I applaud Margaret Atwood for finally giving me a trilogy to read that was written the way a trilogy should be written!
Before I dive in, let me back up a bit. I read Margaret Atwood's The Handmaid's Tale a few years ago and I thought it was an excellent book. Typically, when I read a book I like, I look for other books by that same author. In this case, I didn't do that. Most likely because I always seem to have a wish list of 50 books or so. I'm always on the lookout for new (to me) apocalyptic type books so whenever I come across a list of good apocalyptic books to read, I always check it out. Back in the fall, I stumbled upon such a list and saw Oryx and Crake by Margaret Atwood listed. I was slightly hesitant to read it only because it was also listed in the science fiction genre and, honestly, I have some hangups when it comes to sci-fi. When I hear "sci-fi" I automatically think of 1980s science fiction, which I've always avoided. I decided to give this one a try and I'm so glad I did.
But back to The Handmaid's Tale for a quick minute. This book has received a bit of attention lately because of the upcoming television series (of the same name.) If you're familiar with the book, you may find this article (Rereading The Handmaid's Tale, One Month Into the Trump Era) interesting to read.
Okay, now let's discuss the MaddAddam Trilogy and why this is the perfect example of how a trilogy should be written. My issue with other trilogies I've read is that, in my opinion, they really should just be lengthy novels but they've been broken out into three books and there's seems to be some stretching involved to create those three books. This was not the case with Atwood's trilogy.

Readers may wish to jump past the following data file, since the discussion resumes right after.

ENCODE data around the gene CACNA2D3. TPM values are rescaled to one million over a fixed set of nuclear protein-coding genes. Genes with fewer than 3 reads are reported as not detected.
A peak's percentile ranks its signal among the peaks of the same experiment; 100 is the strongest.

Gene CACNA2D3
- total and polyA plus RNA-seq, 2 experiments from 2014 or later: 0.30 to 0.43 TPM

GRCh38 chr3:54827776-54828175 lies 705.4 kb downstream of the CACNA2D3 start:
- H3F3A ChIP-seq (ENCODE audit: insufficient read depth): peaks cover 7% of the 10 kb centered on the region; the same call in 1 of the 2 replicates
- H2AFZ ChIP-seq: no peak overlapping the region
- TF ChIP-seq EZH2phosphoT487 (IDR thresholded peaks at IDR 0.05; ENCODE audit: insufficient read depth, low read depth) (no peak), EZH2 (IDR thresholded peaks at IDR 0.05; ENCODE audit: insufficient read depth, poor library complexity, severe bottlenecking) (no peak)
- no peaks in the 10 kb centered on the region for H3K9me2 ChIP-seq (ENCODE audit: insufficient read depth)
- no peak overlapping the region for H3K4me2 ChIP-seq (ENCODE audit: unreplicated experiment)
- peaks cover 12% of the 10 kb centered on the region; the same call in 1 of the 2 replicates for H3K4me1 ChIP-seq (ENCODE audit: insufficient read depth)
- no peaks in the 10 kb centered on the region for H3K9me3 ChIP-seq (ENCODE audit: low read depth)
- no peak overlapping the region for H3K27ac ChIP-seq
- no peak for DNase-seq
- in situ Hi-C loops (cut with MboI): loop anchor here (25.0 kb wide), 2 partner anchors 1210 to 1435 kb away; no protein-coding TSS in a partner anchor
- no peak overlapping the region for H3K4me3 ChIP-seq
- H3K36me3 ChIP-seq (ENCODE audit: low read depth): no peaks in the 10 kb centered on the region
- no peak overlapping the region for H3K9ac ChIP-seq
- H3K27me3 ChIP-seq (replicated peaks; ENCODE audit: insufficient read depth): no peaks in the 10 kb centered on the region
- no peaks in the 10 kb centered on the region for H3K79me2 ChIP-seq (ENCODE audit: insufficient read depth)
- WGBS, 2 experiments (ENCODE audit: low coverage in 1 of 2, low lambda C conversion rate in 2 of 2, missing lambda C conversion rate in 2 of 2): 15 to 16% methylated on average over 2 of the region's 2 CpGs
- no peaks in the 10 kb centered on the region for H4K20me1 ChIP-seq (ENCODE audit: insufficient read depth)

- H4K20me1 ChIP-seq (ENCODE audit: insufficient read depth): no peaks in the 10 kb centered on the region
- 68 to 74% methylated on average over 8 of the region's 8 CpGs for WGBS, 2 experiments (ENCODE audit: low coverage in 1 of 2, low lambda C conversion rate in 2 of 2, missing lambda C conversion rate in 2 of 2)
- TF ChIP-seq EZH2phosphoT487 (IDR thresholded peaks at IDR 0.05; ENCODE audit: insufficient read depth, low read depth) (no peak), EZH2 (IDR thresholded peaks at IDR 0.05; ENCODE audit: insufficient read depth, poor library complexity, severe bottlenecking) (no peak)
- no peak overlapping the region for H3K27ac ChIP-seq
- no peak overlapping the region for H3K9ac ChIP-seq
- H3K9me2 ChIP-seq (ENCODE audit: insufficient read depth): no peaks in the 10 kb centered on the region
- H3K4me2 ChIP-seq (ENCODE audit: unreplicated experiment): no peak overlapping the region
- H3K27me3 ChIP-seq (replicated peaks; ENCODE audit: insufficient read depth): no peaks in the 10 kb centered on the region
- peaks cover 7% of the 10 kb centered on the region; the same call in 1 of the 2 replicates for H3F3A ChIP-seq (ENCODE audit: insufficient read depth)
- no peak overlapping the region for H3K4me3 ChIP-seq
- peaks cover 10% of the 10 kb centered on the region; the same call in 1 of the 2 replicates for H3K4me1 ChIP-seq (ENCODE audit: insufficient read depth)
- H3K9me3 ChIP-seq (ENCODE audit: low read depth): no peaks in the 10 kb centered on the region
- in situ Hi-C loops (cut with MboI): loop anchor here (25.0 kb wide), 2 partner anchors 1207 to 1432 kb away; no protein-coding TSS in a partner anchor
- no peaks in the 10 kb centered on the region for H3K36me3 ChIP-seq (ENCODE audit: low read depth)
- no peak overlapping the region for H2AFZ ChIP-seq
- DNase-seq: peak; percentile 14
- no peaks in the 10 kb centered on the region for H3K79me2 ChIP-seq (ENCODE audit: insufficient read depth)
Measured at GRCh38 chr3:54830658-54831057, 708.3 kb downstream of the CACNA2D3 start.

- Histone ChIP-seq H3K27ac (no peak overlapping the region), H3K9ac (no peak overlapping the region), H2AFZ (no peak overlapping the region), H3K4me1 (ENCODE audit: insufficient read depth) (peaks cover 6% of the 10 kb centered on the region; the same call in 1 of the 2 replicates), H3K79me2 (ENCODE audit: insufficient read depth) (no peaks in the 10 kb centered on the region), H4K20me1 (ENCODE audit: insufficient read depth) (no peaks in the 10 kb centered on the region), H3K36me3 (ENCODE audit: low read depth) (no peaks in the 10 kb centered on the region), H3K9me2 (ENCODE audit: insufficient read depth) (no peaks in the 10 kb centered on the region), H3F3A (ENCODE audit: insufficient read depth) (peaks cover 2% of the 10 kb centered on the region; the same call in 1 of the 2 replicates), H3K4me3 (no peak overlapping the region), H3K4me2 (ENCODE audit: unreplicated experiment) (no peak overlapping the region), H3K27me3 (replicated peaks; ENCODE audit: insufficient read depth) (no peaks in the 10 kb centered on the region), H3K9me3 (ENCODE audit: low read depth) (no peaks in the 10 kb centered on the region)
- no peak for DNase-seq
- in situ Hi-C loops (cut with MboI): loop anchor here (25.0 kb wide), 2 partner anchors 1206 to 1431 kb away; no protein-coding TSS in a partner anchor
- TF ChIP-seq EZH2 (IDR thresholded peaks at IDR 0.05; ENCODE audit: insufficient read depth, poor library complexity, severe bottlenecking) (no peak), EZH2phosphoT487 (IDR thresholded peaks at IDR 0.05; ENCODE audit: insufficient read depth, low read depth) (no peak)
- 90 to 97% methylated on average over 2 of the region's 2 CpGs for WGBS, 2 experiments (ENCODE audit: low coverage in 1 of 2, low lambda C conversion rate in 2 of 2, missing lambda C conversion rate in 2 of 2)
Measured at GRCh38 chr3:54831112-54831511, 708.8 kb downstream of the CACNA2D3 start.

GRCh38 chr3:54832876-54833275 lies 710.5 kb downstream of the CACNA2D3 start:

The first book in the trilogy flips back and forth describing two different time periods. There's the post-apocalyptic world and then the time leading up to it. That time is actually our future world, which was so well crafted by Atwood. I preferred that part of the book to the post-apocalyptic chapters. The second book, which in most trilogies is simply a continuation of the first book, details the lives of other characters, many of whom played a minor role in the first book, during that future world and then post-apocalyptic. The second book also gives you a different viewpoint leading up to the end of civilization. I enjoyed reading this book the most out of all three. The third book pulls all the characters together and provides the backstory of the creation of the God's Gardeners. I was slightly disappointed at the beginning of this one. It sort of dragged on without much happening and while I normally don't need a page turner, it seemed a bit pointless. The backstory contained a few subtle twists and tied the plot of the first two books together.
As for falling under the science fiction genre, Atwood herself has stated that what she writes could in fact happen and that she doesn't necessarily believe her writing should be classified as sci-fi. "Although MadAddam is a work of fiction, it does not include any technologies or biobeings that do not already exist, are not under construction, or are not possible in theory."
Atwood's attention to detail in creating a future world was incredible. She included the effects of global warming, such as a hurricane wiping out Texas, which resulted in a wall being built to keep out the refugees. There's also the fact that New Jersey has the intense heat and afternoon thunderstorms of an incredibly hot Florida.
I would highly recommend this trilogy, especially if you enjoy detail and future world, apocalyptic type novels.
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